Thursday, April 23, 2009

The Body of Christ

Tony Piantine wrote a great blog a couple of days ago about the Body of Christ and what it should look like. You should read it if you haven't already. I posted a comment to him that I want to highlight.

We had a great service in church this past Sunday and a great time at the altar. As I looked at those who came, I saw people from all strata of society coming to meet Jesus. It was a great reminder to me of what the Kingdom of God really looks like. And no matter what our background, we come on equal footing to the cross. "For all have sinned" and the cross welcomes "whosoever will" -- and so must the church.

We are called to go to the "highways and byways" of life and compel them to come. God help us to see the "field" as well as the "church" for what it really is. As Jesus said, "look around you, for the field is truly ripe for the harvest". Let's do it church. The time is now! Up North Wisdom issues the challenge: Let's harvest the entire field.

Monday, April 13, 2009

Effective Or Great?

I heard a discussion on ESPN Sports a few days ago about a certain college basketball player named Tyler Hansbrough who plays for the University of North Carolina. He is a senior and has been their number one player. The discussion was among sports writers who were debating whether or not Tyler was really good enough to make it big in professional basketball. Some felt he was and some felt he wasn't. In other words, was he a great player?

The writers decided to ask Bobby Knight, a retired college coach who has won more basketball games than any other division one coach. He is outspoken and has a lot of experience and wisdom when it comes to evaluating college basketball talent. They asked him how good he thought Hansbrough would be in the Pros.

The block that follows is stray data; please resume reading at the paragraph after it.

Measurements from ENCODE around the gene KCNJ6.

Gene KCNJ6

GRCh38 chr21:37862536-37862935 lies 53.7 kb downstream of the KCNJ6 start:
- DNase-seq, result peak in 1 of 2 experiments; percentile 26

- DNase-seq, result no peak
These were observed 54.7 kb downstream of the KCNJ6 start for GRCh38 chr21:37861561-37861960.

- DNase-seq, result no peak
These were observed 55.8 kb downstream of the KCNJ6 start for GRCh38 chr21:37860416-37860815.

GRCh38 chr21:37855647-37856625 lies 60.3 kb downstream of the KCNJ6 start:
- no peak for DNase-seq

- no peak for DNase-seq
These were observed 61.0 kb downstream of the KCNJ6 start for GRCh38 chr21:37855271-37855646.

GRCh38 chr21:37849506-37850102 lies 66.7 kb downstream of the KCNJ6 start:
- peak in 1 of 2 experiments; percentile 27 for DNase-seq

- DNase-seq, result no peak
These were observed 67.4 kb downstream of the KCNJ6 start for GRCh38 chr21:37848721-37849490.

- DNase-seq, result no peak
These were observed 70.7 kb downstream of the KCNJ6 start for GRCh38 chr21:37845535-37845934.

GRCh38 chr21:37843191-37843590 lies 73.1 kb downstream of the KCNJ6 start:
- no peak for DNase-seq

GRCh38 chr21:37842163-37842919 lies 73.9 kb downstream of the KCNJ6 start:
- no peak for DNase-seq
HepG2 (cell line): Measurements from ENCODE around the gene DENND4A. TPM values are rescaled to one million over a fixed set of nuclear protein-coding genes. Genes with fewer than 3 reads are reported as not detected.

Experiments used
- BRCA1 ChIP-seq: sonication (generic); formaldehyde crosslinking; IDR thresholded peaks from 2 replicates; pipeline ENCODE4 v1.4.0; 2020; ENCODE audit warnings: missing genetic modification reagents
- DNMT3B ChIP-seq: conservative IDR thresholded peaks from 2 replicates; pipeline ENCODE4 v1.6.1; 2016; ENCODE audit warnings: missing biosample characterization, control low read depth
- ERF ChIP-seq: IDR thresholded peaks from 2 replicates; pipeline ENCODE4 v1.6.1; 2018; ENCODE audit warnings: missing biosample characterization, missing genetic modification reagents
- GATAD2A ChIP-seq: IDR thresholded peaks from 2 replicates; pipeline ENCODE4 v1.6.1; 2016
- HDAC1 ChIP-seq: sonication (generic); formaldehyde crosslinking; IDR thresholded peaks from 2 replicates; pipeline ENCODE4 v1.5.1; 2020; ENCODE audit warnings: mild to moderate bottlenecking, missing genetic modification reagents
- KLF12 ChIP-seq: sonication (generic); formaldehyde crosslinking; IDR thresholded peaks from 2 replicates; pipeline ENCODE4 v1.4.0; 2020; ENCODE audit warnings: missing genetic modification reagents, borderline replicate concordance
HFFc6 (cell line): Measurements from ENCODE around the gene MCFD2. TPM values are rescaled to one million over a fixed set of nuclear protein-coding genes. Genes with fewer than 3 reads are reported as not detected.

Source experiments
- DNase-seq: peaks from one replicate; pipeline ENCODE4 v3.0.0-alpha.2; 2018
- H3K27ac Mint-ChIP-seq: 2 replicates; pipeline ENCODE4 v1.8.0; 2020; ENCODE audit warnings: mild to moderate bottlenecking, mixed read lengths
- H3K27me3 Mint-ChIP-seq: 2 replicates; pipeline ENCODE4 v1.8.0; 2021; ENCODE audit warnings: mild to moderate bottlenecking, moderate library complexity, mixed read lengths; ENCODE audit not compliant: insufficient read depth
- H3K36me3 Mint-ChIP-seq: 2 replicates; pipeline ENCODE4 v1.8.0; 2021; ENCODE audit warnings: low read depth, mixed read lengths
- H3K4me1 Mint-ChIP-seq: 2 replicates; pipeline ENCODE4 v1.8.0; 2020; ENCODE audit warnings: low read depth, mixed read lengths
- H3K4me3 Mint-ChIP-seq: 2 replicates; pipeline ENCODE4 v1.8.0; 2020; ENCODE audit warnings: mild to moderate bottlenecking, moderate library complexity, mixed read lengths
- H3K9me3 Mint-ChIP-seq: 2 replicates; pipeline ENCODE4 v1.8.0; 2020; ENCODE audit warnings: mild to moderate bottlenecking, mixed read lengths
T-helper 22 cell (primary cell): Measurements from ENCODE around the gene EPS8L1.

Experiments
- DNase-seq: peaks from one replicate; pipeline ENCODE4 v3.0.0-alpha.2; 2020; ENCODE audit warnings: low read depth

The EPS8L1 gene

Knight commented that he felt that Hansbrough was not a "great" player but an "effective" player. At first it seemed like a negative response. Then he went on to say that he would much rather have an effective player on his team rather than a so-called great player. He went on to explain that an effective player is smart, knows the value of teamwork, plays offense and defense well, isn't concerned about getting "star" status, and is very teachable. In other words, a player who doesn't think he is so good that nobody can tell him how to play better. Knight said Hansbrough would be the first player he would draft.

I thought about that a lot. Does God want so-called "great" Christians -- those who see themselves as "stars"; or is He looking for workers who want to serve without complaint and aren't concerned about constant recognition? Friends, nothing makes a pastor's heart so glad as having people who say they will serve wherever needed - wherever it is felt they can be effectively used. There are no superstars in God's Kingdom: no sports stars, no rock stars no media stars. In God's Kingdom, the word "great" is used for those who are the most effective "servants". Jesus said it Himself in Mark 9:35 after his followers were arguing about which one was the greatest. Jesus said: "Whoever wants to be first (the greatest) must take last place and be the servant of everyone else."